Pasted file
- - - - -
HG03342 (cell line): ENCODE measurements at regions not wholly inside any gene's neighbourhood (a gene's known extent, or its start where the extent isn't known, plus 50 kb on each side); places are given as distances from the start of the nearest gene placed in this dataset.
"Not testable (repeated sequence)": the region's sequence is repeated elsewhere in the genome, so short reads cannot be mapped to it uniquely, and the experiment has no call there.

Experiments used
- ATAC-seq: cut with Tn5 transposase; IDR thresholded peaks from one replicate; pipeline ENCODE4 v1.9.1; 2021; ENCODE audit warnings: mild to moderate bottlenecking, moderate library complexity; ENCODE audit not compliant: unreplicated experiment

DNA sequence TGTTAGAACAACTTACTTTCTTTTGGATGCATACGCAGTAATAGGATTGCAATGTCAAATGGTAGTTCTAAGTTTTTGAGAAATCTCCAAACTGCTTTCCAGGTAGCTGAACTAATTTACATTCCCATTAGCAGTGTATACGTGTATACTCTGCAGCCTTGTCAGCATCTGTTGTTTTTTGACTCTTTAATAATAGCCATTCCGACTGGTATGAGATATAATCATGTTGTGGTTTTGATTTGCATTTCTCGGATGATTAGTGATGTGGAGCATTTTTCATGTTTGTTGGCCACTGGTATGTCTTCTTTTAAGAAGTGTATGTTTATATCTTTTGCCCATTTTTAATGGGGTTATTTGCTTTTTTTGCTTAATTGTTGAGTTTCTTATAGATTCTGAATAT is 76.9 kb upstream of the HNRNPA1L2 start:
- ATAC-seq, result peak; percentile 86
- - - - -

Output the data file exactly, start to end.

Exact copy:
HG03342 (cell line): ENCODE measurements at regions not wholly inside any gene's neighbourhood (a gene's known extent, or its start where the extent isn't known, plus 50 kb on each side); places are given as distances from the start of the nearest gene placed in this dataset.
"Not testable (repeated sequence)": the region's sequence is repeated elsewhere in the genome, so short reads cannot be mapped to it uniquely, and the experiment has no call there.

Experiments used
- ATAC-seq: cut with Tn5 transposase; IDR thresholded peaks from one replicate; pipeline ENCODE4 v1.9.1; 2021; ENCODE audit warnings: mild to moderate bottlenecking, moderate library complexity; ENCODE audit not compliant: unreplicated experiment

DNA sequence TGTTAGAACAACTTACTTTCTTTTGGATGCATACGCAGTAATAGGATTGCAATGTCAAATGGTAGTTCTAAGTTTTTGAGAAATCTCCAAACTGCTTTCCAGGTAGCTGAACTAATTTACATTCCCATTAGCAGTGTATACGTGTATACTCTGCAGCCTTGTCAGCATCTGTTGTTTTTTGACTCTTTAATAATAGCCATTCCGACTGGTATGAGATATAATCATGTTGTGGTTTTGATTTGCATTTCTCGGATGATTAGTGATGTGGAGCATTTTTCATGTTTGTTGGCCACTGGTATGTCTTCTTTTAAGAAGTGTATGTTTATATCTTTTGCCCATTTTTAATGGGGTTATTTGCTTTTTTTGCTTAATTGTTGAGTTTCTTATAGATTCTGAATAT is 76.9 kb upstream of the HNRNPA1L2 start:
- ATAC-seq, result peak; percentile 86